“I don’t think the reality that we will not be playing in the NCAA Championship really has hit me. I wouldn’t say there have been many differences … We continue to stay disciplined, motivated and focused because we have the mentality of competing at the highest level every single time we step on the field,” Bolish said.
And that’s exactly what her team did. The Tigers defeated Schreiner University 9-0 at home in the first round of the SCAC Tournament. Then they made the short trip to Texas Lutheran University (TLU) in Seguin where they defeated TLU 4-0 in a semifinal match and eventually took down the University of Dallas by the same score to be crowned SCAC Champions for the 24th time in school history.

The men’s soccer team was also impressive in their spring season. Van Der Lee helped lead Trinity to a mark of 6-0-1, good enough to be crowned “regular” season champions in the SCAC. The Tigers lost in the semifinal round of the postseason tournament but still posted a positive season after finishing 4th in the standings in 2019.

Tuggle and the volleyball team fell just short of repeating as SCAC champions, as they lost to top ranked Colorado College for the third time this year.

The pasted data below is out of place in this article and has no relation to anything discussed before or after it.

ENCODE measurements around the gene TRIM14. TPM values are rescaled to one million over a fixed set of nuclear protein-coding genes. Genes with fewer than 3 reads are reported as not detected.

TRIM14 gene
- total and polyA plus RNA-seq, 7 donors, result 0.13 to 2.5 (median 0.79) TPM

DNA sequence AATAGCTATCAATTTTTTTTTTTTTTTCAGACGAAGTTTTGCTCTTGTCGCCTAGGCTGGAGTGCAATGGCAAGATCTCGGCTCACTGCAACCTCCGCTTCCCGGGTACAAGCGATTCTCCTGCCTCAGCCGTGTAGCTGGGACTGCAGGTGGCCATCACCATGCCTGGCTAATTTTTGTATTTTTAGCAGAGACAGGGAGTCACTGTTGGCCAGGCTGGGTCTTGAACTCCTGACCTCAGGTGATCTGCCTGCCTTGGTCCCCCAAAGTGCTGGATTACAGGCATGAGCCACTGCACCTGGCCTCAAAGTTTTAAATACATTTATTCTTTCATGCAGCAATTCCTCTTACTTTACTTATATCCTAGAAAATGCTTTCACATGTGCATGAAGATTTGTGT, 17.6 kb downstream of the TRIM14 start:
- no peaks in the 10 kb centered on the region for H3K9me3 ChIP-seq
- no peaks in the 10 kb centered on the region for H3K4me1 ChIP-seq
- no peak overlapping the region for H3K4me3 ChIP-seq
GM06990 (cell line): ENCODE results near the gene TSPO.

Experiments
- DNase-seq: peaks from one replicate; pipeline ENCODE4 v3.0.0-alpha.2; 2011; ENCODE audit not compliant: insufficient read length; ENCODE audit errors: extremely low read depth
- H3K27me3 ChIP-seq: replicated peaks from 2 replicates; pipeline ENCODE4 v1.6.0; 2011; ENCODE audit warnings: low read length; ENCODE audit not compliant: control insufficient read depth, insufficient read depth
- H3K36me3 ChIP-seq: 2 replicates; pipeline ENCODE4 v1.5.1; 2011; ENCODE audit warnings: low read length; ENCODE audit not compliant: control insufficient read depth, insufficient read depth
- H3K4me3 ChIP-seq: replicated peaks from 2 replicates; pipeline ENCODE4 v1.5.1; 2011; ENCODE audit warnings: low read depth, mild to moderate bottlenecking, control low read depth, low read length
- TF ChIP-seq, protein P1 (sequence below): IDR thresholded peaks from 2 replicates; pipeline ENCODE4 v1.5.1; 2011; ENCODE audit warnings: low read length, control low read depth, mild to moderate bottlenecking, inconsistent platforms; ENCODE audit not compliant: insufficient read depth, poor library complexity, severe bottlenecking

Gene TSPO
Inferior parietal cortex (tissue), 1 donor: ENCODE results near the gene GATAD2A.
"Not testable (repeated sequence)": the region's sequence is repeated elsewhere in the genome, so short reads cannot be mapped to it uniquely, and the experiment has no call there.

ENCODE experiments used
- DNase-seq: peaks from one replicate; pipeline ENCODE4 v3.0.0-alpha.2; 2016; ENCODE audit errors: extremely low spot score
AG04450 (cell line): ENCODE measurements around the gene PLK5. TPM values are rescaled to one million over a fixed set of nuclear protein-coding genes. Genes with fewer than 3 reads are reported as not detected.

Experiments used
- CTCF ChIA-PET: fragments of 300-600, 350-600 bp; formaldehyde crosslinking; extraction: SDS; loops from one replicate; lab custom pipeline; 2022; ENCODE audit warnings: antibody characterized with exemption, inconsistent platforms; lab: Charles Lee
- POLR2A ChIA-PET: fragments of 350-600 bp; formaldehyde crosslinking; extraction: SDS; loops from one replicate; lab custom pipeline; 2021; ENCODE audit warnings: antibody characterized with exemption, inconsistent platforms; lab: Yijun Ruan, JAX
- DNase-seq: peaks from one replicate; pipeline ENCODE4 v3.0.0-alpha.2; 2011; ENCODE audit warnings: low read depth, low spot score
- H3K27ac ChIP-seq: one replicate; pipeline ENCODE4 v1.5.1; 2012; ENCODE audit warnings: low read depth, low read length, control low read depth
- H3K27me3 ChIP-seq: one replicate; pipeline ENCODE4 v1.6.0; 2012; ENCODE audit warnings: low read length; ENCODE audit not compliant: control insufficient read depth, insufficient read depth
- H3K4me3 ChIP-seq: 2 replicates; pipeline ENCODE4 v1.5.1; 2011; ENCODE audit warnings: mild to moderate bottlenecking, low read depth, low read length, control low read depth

The Tigers have aimed to capitalize on the opportunity to play this spring, but for the two seniors, even more opportunities have opened up. Because of the absence of the NCAA Championships this year, all athletes were granted an extra year of eligibility. Van Der Lee will be taking advantage of this by spending his final year of college soccer at the Division I level with Southern Methodist University (SMU), hoping to compete for an NCAA Title one final time on a larger stage. For Tuggle, she’ll spend the fall with Trinity again, as they look to repeat their successes in 2019 by returning to the Final Four and this time coming out on top.

The COVID-19 pandemic will not soon be forgotten, nor should it. It uprooted the lives of many and left us in an extended time of uncertainty. But for several Trinity athletes, such as Van Der Lee and Tuggle, even the darkest moments brought some light in the end.